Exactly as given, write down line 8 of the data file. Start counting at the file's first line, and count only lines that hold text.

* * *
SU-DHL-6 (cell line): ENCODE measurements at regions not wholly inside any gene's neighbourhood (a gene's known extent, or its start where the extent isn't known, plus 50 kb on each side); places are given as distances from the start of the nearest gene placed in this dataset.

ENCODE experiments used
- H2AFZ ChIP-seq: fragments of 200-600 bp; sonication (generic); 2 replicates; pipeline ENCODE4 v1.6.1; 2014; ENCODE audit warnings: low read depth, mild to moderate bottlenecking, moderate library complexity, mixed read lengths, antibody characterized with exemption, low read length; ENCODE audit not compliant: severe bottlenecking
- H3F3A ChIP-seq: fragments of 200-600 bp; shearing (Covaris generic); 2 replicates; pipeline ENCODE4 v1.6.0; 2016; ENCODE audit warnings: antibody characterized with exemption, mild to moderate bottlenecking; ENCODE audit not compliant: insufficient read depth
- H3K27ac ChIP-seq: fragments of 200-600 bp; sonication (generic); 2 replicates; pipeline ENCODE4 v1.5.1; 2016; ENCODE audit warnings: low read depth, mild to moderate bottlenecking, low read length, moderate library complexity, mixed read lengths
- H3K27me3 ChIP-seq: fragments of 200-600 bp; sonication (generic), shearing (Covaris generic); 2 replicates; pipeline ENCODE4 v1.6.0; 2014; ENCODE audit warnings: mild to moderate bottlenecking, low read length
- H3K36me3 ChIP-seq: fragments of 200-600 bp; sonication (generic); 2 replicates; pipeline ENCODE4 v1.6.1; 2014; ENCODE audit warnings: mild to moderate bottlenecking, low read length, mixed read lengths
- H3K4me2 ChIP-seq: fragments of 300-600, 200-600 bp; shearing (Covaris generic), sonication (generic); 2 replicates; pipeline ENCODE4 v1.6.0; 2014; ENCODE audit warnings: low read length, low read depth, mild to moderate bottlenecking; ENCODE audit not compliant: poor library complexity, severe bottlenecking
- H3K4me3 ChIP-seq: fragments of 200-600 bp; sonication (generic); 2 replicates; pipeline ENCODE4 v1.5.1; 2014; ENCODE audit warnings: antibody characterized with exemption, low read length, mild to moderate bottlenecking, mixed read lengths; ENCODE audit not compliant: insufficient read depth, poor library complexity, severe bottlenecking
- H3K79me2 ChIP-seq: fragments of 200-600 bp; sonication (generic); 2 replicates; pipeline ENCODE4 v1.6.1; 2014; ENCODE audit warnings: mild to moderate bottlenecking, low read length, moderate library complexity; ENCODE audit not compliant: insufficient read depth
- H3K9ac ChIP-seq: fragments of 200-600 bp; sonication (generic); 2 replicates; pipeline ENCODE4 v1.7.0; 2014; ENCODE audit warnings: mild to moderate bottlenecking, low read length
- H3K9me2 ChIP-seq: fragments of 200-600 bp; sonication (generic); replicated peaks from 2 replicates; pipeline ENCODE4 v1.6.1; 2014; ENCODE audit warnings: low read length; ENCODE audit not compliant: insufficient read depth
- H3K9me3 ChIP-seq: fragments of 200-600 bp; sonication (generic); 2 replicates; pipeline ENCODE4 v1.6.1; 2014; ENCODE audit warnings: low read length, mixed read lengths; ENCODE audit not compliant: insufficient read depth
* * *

- H3K4me2 ChIP-seq: fragments of 300-600, 200-600 bp; shearing (Covaris generic), sonication (generic); 2 replicates; pipeline ENCODE4 v1.6.0; 2014; ENCODE audit warnings: low read length, low read depth, mild to moderate bottlenecking; ENCODE audit not compliant: poor library complexity, severe bottlenecking